Variables and targets: An easy trick for writing the names of your Theory of Change or Logframe items which helps to focus on the actual Variables

(This was also published at LinkedIn Pulse.)

How do you write the names of the items in your Logframes and Theories of Change?

Looking around, I see a really mixed bag:

Improved teaching quality

Teaching quality

Teaching quality 20% better than last year

… etc.

And sometimes we see some of the relevant information expressed as targets:

Teaching quality … target = score at least 4 out of 5 on assessment test

Teaching quality … target = improvement of at least 1 on assessment test (1-5)

Now one key thing that’s wrong with all these formulations is that it’s hard to see what is a) the Variable - the thing where we want to make a difference - and b) the size/amount of that difference.

I’ve got a simple suggestion to tidy this up.

First, I need to explain a key idea. In some of my other posts I’ve argued that the real currency of monitoring and evaluation is the Difference. A Difference (spelt with a capital D) is like a kind of subtraction between what we actually get (or expect to get) and what would have happened otherwise, for example without some particular intervention. You can call this “what would have happened otherwise” the Counterfactual if you wish.

I suggest that any information about the difference we make or want to make (on a particular Variable) with our intervention is written between a pair of asterisks, and all the text outside the asterisks is understood as simply the name of the Variable itself. When I say “Variable”, I don’t care if this is a numerical Variable or some less precisely expressed concept - as long as it’s something which could be different.

So we could express the Variable above like this:

Teaching quality improves

… or, if we want more detail:

Teaching quality improves by 20%

When we intervene by giving a local teacher training NGO 1000 EUR, we make a Difference to its financial resources:

NGO financial resources increased by 1000 EUR

… and we hope that this (amongst other things) will lead to, say, two extra teacher training weekends.

We can even link up three Variables like this and say:

NGO financial resources increased by 1000 EUR leads to 2 extra teacher training weekends, which leads to an increase of 20% teaching quality.

In some cases, we even have some measure of both the expected result and what would have happened otherwise. We can express this as kind of subtraction but using a double subtraction sign, like this:

Teaching quality: 4–3 (on a scale of 1-5, with 5 being best)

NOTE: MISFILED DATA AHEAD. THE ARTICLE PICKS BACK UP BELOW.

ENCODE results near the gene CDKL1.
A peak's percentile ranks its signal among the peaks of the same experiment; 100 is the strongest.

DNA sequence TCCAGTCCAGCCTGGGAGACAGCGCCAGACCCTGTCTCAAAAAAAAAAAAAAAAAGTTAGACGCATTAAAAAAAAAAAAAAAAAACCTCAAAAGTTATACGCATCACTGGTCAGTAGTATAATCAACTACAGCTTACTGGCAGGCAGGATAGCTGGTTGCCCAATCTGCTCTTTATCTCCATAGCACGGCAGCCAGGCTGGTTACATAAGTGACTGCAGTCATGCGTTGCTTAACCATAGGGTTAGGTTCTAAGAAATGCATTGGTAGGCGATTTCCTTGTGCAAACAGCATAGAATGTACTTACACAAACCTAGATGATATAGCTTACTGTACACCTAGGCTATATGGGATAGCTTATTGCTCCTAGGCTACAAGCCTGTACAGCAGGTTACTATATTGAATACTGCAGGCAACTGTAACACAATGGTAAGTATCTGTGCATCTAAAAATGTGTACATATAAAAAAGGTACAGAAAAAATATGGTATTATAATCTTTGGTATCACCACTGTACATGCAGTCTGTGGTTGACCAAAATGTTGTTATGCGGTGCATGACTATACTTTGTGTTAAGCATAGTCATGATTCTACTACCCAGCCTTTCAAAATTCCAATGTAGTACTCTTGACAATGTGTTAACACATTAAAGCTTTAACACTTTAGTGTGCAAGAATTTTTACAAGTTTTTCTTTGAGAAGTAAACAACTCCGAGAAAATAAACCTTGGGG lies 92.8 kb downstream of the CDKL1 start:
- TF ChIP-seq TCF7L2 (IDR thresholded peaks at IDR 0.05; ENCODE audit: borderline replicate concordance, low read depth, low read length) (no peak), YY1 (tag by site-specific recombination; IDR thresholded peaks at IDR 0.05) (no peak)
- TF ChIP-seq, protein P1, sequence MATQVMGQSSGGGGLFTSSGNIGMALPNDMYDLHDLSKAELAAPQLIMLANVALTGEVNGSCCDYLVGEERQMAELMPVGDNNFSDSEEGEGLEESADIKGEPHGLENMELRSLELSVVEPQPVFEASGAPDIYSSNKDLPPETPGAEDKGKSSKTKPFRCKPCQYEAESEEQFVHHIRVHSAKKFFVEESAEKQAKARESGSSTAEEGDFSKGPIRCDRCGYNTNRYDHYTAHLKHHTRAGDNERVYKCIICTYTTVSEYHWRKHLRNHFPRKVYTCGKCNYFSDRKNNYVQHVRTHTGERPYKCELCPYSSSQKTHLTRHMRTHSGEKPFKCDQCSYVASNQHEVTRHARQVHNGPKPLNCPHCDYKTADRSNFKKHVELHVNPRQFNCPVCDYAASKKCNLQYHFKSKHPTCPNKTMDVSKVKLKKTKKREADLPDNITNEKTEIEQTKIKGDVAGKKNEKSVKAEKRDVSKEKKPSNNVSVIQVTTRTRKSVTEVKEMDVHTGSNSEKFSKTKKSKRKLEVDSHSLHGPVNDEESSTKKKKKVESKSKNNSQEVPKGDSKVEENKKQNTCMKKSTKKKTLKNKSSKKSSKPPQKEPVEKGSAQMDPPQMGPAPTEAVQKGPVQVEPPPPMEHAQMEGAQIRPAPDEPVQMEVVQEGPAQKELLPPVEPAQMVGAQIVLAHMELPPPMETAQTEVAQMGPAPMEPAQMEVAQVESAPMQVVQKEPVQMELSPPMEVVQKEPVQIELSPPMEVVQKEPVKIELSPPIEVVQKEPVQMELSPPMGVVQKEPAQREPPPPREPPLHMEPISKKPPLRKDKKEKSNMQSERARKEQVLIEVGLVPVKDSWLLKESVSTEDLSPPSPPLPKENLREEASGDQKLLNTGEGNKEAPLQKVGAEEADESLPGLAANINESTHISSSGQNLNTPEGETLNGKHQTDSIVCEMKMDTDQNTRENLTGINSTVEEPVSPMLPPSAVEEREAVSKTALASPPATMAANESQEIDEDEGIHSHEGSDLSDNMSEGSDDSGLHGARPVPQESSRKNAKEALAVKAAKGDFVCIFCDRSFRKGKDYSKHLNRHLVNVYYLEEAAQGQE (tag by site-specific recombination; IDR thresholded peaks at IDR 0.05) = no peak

… which says that we expect teaching quality to get a 4 (for example, due to our intervention) rather than a 3. But in other cases we might not have so much detail, so we can just express the Difference e.g. as “significantly improved” rather than using this sign.

The nice thing about this double-asterisk convention is that it is really low-tech, and you can apply to Logframes or Theories of Change or your latest project management system. They can help us both name the Variables correctly and also highlight the Differences we expect to make, as well as separating the one from the other.

It’s true that some stricter formats for project management and monitoring might already insist on separating Variable names from targets. But that can mean that you end up with rather uninspiring Variable names like just “Teaching quality”, and you have to dig into the details to find that this is something that we want to increase.

If you’re already excited about this asterisks idea and want to try it out, you might like to know that my website theorymaker.info for drawing Theories of Change already understands the convention. At theorymaker.info, you type your Variables into a text window and get a live diagram as output.

So without using the convention, you might get a diagram like this, in which purely the names of the Variables are given:

Teaching quality



 Teaching skills



  Teacher training weekends



   NGO financial resources



wrap=5

… but if you try typing the asterisks, you will get this beautiful diagram:

*Improved* teaching quality

 *Improved* teaching skills

  *12--10* teacher training weekends

   *1000 EUR extra* NGO financial resources

wrap=5

A reminder: that *12--10* means there should be 12 weekends rather than just the 10 which would have happened anyway.